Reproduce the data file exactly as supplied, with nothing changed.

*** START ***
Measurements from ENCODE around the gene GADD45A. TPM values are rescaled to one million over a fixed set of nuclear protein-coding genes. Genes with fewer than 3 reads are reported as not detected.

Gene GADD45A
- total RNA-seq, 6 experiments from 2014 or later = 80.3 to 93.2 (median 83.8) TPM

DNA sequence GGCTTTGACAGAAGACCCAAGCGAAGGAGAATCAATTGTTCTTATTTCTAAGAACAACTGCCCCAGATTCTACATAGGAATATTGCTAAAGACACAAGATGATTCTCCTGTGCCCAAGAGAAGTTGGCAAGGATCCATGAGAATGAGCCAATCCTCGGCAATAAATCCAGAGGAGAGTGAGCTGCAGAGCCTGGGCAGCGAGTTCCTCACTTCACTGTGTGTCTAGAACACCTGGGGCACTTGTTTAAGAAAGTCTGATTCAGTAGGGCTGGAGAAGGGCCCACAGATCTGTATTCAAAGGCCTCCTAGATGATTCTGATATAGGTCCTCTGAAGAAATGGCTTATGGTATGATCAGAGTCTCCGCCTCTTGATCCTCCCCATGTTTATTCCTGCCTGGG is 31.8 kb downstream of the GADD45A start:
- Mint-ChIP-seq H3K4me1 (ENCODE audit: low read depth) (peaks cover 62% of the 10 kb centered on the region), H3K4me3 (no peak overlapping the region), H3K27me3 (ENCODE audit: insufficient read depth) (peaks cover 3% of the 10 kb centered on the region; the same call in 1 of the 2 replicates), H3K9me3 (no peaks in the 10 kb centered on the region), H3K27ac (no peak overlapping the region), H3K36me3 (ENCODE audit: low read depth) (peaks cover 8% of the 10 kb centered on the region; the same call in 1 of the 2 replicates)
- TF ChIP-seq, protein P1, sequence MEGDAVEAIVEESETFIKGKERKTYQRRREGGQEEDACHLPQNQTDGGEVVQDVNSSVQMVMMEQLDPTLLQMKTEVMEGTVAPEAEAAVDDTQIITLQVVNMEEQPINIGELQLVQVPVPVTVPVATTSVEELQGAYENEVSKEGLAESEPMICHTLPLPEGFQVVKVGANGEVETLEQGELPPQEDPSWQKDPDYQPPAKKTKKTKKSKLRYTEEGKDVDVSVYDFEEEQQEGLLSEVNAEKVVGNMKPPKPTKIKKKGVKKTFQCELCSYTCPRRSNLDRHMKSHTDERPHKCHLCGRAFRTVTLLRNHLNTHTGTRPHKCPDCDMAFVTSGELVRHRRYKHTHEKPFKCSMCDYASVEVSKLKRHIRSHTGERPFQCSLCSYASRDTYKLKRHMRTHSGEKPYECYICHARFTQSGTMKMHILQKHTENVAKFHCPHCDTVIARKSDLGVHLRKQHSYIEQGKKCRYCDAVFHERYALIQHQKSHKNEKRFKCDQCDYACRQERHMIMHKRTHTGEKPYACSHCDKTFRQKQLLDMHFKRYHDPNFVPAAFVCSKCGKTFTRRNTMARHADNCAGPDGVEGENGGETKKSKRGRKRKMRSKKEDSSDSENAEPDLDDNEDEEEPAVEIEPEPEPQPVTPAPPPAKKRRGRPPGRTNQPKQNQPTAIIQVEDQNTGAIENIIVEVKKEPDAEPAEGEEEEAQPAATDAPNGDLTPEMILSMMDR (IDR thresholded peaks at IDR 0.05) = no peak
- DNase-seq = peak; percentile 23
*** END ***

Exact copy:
Measurements from ENCODE around the gene GADD45A. TPM values are rescaled to one million over a fixed set of nuclear protein-coding genes. Genes with fewer than 3 reads are reported as not detected.

Gene GADD45A
- total RNA-seq, 6 experiments from 2014 or later = 80.3 to 93.2 (median 83.8) TPM

DNA sequence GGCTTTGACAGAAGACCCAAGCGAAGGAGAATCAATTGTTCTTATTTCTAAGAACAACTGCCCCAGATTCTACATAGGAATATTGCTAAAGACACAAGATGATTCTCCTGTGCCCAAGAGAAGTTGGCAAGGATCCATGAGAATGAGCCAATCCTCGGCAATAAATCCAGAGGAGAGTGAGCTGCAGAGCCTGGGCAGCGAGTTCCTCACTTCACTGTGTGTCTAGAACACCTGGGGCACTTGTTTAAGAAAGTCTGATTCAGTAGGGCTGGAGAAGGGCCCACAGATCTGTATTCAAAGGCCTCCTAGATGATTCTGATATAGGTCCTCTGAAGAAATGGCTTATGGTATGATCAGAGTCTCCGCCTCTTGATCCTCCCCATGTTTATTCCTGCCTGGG is 31.8 kb downstream of the GADD45A start:
- Mint-ChIP-seq H3K4me1 (ENCODE audit: low read depth) (peaks cover 62% of the 10 kb centered on the region), H3K4me3 (no peak overlapping the region), H3K27me3 (ENCODE audit: insufficient read depth) (peaks cover 3% of the 10 kb centered on the region; the same call in 1 of the 2 replicates), H3K9me3 (no peaks in the 10 kb centered on the region), H3K27ac (no peak overlapping the region), H3K36me3 (ENCODE audit: low read depth) (peaks cover 8% of the 10 kb centered on the region; the same call in 1 of the 2 replicates)
- TF ChIP-seq, protein P1, sequence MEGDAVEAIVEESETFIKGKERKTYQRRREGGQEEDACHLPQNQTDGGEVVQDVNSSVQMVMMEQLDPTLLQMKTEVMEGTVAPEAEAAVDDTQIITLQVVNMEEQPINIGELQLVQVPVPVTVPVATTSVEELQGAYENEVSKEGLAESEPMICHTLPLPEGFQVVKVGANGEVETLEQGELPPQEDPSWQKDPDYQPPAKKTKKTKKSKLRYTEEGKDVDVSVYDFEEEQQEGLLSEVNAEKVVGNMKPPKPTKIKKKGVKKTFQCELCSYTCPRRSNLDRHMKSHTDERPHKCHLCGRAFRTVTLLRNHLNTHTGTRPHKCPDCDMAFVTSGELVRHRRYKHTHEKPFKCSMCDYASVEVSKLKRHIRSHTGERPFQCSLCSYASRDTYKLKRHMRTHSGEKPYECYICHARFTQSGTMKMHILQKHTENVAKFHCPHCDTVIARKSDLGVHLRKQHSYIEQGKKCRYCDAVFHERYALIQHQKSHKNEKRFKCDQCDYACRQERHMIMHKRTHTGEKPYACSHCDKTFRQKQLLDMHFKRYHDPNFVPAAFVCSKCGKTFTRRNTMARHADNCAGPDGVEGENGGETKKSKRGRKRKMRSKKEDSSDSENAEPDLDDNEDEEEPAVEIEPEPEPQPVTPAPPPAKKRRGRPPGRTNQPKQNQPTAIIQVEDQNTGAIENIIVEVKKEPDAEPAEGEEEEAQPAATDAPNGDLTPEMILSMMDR (IDR thresholded peaks at IDR 0.05) = no peak
- DNase-seq = peak; percentile 23